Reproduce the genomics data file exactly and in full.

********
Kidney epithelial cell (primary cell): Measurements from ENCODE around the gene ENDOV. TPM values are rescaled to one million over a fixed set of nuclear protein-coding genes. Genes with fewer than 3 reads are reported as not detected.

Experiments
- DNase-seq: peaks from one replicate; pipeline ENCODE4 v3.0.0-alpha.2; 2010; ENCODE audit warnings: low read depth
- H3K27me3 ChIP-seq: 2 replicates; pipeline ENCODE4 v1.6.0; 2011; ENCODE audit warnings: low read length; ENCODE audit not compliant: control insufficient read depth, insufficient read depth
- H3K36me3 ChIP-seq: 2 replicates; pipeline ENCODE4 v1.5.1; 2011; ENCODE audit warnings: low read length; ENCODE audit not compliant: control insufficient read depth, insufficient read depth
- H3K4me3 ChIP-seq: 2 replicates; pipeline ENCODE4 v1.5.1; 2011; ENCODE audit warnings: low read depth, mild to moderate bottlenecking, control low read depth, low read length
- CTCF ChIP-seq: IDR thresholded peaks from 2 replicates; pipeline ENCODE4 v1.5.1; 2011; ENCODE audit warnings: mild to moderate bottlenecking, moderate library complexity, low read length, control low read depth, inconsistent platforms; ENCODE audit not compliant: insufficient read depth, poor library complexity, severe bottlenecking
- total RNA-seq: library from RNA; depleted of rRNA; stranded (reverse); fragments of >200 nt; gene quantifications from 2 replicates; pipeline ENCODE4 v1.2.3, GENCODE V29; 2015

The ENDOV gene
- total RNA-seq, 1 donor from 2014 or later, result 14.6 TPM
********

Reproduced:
Kidney epithelial cell (primary cell): Measurements from ENCODE around the gene ENDOV. TPM values are rescaled to one million over a fixed set of nuclear protein-coding genes. Genes with fewer than 3 reads are reported as not detected.

Experiments
- DNase-seq: peaks from one replicate; pipeline ENCODE4 v3.0.0-alpha.2; 2010; ENCODE audit warnings: low read depth
- H3K27me3 ChIP-seq: 2 replicates; pipeline ENCODE4 v1.6.0; 2011; ENCODE audit warnings: low read length; ENCODE audit not compliant: control insufficient read depth, insufficient read depth
- H3K36me3 ChIP-seq: 2 replicates; pipeline ENCODE4 v1.5.1; 2011; ENCODE audit warnings: low read length; ENCODE audit not compliant: control insufficient read depth, insufficient read depth
- H3K4me3 ChIP-seq: 2 replicates; pipeline ENCODE4 v1.5.1; 2011; ENCODE audit warnings: low read depth, mild to moderate bottlenecking, control low read depth, low read length
- CTCF ChIP-seq: IDR thresholded peaks from 2 replicates; pipeline ENCODE4 v1.5.1; 2011; ENCODE audit warnings: mild to moderate bottlenecking, moderate library complexity, low read length, control low read depth, inconsistent platforms; ENCODE audit not compliant: insufficient read depth, poor library complexity, severe bottlenecking
- total RNA-seq: library from RNA; depleted of rRNA; stranded (reverse); fragments of >200 nt; gene quantifications from 2 replicates; pipeline ENCODE4 v1.2.3, GENCODE V29; 2015

The ENDOV gene
- total RNA-seq, 1 donor from 2014 or later, result 14.6 TPM